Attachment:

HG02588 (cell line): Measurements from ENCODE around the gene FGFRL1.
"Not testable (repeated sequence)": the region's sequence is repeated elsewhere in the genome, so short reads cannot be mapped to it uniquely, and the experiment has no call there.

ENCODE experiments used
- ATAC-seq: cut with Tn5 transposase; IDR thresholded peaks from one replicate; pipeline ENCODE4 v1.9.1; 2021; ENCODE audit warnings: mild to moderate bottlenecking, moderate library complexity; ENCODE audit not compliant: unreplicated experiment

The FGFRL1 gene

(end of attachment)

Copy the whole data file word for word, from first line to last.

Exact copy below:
HG02588 (cell line): Measurements from ENCODE around the gene FGFRL1.
"Not testable (repeated sequence)": the region's sequence is repeated elsewhere in the genome, so short reads cannot be mapped to it uniquely, and the experiment has no call there.

ENCODE experiments used
- ATAC-seq: cut with Tn5 transposase; IDR thresholded peaks from one replicate; pipeline ENCODE4 v1.9.1; 2021; ENCODE audit warnings: mild to moderate bottlenecking, moderate library complexity; ENCODE audit not compliant: unreplicated experiment

The FGFRL1 gene